Expandable Tubulars: Field Examples of Application in Well Construction and Remediation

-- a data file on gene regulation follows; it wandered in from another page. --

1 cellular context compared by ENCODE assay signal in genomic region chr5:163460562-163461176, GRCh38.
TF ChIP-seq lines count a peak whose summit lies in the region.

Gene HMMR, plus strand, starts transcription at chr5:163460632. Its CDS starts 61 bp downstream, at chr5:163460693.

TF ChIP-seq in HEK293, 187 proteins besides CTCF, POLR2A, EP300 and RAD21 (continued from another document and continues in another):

As the oil and gas industry has matured, three broadreaching and long-standing issues that affect virtually every well have assumed heightened importance: conservation of hole size, hydraulic isolation of selected zones, and maximization of well life. All of these issues involve one of the industry’s most fundamental technologies, wellbore tubulars. Until recently, resolving these issues with conventional tubular technology was becoming ever more difficult, especially in deep-drilling and extended-reach applications, in wells utilizing liner hangers, and in aging wells containing deteriorating casing. A revolutionary new technology—expandable tubulars—has recently been introduced and has successfully addressed these issues in commercial applications. The basic concept underlying expandable-tubular technology is simple: a mechanical expansion device, known as an expansion cone or mandrel, is propagated through downhole tubulars utilizing hydraulic pressure. The progress of the cone expands the tubulars to the desired internal and external diameters in a plastic deformation process known as cold drawing. In drilling applications, a specially-designed liner hanger utilizing the new expandable-tubular technology conserves hole size by eliminating the need for a conventional liner hanger/liner hanger packer, and provides a superior pressure seal compared to the old technology. In cased wells, expandable casing is cladded to existing casing, either to repair or strengthen the existing casing, with minimal decrease in wellbore inside diameter (ID) and flow potential. Expandable tubular solutions have been successfully installed in the Gulf of Mexico, in U.S. inland wells, as well as in largescale field trials. This paper briefly describes the technical concepts upon which expandable tubulars are based and gives an overview of expandable-tubular applications. The paper then focuses on the most recent field installations, including systems installed during the first quarter of 2000. Discussions of field examples will contain customer objectives, job design, installation procedures, ultimate results and best practices learned.
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